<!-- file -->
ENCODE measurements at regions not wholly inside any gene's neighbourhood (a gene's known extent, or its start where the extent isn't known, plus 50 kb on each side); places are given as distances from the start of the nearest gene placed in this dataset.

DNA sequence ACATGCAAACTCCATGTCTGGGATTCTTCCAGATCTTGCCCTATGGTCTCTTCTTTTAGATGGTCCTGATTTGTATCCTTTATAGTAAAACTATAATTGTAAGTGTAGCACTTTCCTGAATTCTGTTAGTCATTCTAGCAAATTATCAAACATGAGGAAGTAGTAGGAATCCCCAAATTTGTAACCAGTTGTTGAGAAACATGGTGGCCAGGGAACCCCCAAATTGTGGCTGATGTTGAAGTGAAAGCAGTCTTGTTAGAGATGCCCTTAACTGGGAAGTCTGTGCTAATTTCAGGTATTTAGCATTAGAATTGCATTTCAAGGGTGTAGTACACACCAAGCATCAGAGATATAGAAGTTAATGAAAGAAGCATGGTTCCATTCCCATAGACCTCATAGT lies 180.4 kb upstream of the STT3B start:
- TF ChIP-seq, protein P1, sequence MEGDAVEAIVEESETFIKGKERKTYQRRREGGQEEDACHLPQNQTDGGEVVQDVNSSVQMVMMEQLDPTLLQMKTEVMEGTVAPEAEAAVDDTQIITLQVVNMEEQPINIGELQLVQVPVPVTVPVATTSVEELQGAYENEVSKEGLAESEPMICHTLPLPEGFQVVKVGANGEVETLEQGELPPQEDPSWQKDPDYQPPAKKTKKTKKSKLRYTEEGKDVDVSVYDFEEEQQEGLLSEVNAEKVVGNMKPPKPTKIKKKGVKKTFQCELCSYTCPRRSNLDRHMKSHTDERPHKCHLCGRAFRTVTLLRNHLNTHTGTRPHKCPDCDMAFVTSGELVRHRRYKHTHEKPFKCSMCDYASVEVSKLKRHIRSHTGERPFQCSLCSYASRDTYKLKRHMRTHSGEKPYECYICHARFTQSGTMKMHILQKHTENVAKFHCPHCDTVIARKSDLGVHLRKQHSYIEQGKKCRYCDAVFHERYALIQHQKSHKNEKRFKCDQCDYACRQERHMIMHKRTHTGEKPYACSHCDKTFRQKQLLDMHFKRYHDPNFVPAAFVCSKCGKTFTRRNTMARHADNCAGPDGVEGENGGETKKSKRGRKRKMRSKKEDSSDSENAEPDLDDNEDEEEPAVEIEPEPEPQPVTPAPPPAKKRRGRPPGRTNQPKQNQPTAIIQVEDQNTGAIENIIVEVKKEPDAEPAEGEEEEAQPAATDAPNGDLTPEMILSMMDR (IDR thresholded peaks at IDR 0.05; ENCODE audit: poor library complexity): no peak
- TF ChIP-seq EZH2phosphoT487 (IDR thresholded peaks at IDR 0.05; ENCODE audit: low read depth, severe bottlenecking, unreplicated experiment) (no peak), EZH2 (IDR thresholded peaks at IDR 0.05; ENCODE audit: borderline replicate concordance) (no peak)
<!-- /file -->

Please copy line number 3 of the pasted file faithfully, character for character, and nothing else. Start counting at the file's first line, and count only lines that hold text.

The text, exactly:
- TF ChIP-seq, protein P1, sequence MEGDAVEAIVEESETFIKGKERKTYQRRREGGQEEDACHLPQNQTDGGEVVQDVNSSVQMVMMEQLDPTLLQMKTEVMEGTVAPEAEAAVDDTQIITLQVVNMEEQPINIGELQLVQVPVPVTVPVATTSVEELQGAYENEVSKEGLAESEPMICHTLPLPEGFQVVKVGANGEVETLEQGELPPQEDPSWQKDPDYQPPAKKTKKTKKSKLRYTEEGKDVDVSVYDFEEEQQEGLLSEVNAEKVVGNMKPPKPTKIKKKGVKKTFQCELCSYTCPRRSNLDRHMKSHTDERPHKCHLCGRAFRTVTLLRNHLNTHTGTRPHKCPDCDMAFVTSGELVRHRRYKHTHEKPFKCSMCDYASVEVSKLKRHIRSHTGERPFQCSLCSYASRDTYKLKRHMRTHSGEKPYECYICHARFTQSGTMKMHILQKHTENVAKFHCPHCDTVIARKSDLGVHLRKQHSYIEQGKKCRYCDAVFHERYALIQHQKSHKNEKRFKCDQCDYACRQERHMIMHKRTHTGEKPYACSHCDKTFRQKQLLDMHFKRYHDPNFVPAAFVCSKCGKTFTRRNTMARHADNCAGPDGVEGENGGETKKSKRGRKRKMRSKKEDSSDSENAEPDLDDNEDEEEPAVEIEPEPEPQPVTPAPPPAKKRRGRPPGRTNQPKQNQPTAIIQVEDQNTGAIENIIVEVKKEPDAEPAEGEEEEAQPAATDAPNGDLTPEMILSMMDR (IDR thresholded peaks at IDR 0.05; ENCODE audit: poor library complexity): no peak